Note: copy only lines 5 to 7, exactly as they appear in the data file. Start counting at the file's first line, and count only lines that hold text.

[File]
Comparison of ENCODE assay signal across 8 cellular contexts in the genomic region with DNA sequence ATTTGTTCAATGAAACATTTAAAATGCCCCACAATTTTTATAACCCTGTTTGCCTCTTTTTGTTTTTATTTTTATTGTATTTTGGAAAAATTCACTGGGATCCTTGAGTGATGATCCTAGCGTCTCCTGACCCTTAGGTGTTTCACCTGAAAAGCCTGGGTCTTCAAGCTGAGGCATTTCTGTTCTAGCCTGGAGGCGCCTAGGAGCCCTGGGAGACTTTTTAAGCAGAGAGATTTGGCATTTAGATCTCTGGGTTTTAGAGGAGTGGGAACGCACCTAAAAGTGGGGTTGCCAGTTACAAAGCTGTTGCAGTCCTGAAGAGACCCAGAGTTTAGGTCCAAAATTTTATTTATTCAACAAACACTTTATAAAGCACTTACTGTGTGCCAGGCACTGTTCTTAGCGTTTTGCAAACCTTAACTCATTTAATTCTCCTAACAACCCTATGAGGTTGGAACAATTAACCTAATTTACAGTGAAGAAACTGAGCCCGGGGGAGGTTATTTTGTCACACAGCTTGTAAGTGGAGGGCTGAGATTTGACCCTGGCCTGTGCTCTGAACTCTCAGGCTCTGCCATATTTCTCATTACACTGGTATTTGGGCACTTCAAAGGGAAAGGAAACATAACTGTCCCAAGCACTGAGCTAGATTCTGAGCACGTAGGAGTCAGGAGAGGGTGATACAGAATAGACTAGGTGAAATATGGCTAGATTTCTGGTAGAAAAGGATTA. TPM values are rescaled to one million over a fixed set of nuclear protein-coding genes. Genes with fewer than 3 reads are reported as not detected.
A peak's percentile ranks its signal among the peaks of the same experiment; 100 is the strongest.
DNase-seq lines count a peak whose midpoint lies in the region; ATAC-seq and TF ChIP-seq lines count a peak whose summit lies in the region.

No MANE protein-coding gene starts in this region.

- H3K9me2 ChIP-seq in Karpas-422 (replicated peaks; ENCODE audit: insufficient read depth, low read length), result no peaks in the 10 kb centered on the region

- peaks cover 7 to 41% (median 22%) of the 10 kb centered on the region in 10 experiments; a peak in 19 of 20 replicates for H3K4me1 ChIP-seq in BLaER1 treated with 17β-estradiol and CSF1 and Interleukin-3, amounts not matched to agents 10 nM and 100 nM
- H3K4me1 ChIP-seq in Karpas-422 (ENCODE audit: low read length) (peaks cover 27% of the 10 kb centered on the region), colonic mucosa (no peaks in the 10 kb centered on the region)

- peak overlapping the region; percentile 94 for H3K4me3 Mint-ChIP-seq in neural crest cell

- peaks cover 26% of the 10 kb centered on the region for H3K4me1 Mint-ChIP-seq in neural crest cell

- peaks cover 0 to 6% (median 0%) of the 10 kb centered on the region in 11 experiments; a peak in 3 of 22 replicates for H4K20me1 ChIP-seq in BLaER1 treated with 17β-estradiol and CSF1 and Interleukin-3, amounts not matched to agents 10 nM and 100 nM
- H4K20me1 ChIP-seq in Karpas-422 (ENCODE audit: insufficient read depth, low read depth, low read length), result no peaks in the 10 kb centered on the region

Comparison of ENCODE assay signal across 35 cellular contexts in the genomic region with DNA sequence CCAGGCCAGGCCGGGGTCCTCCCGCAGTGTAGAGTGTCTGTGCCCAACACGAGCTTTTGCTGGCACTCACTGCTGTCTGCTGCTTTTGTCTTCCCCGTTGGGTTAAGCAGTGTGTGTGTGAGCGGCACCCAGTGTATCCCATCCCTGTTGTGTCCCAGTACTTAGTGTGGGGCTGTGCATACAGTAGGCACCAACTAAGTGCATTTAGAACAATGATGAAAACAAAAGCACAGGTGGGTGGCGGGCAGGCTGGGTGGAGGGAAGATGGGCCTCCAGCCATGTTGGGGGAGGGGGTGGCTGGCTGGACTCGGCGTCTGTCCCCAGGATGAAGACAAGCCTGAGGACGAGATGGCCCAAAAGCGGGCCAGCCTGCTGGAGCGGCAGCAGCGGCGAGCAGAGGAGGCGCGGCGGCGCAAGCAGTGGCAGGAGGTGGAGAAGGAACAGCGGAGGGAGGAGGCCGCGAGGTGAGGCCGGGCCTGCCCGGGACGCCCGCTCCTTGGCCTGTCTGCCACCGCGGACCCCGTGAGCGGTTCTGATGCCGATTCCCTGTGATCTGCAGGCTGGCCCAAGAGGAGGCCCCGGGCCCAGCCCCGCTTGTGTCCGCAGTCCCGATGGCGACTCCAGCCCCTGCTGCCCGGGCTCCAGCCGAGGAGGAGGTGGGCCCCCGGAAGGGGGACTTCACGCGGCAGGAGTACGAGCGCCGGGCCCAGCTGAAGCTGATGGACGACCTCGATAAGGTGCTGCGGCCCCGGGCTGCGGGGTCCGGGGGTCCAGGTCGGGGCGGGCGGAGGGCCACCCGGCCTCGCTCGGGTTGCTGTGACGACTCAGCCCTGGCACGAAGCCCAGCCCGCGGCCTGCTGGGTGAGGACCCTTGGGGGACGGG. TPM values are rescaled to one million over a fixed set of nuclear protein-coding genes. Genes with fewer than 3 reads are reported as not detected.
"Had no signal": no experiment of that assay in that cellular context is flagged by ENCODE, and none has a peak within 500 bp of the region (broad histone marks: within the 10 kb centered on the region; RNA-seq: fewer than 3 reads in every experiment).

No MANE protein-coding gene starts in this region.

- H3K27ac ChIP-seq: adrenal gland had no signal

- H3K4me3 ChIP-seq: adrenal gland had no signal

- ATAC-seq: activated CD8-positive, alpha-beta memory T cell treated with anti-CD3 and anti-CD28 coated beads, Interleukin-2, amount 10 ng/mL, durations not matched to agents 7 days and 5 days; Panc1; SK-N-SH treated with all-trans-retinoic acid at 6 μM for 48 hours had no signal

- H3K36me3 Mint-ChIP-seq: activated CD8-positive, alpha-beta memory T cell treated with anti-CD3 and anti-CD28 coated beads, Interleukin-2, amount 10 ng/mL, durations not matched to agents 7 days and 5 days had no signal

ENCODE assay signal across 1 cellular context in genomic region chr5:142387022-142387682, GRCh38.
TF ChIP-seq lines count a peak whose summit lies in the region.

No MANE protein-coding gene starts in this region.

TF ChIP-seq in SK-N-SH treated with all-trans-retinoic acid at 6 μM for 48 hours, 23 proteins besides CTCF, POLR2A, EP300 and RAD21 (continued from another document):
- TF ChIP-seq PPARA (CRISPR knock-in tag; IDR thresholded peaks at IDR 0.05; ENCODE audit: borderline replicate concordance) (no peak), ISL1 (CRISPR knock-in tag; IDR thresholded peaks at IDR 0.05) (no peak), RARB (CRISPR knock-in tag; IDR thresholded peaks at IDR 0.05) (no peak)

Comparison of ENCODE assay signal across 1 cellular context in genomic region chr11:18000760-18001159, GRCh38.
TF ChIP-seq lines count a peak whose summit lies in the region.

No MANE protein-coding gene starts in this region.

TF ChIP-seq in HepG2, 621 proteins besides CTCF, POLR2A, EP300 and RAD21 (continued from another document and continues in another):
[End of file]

- H3K9me2 ChIP-seq in Karpas-422 (replicated peaks; ENCODE audit: insufficient read depth, low read length), result no peaks in the 10 kb centered on the region

- peaks cover 7 to 41% (median 22%) of the 10 kb centered on the region in 10 experiments; a peak in 19 of 20 replicates for H3K4me1 ChIP-seq in BLaER1 treated with 17β-estradiol and CSF1 and Interleukin-3, amounts not matched to agents 10 nM and 100 nM
- H3K4me1 ChIP-seq in Karpas-422 (ENCODE audit: low read length) (peaks cover 27% of the 10 kb centered on the region), colonic mucosa (no peaks in the 10 kb centered on the region)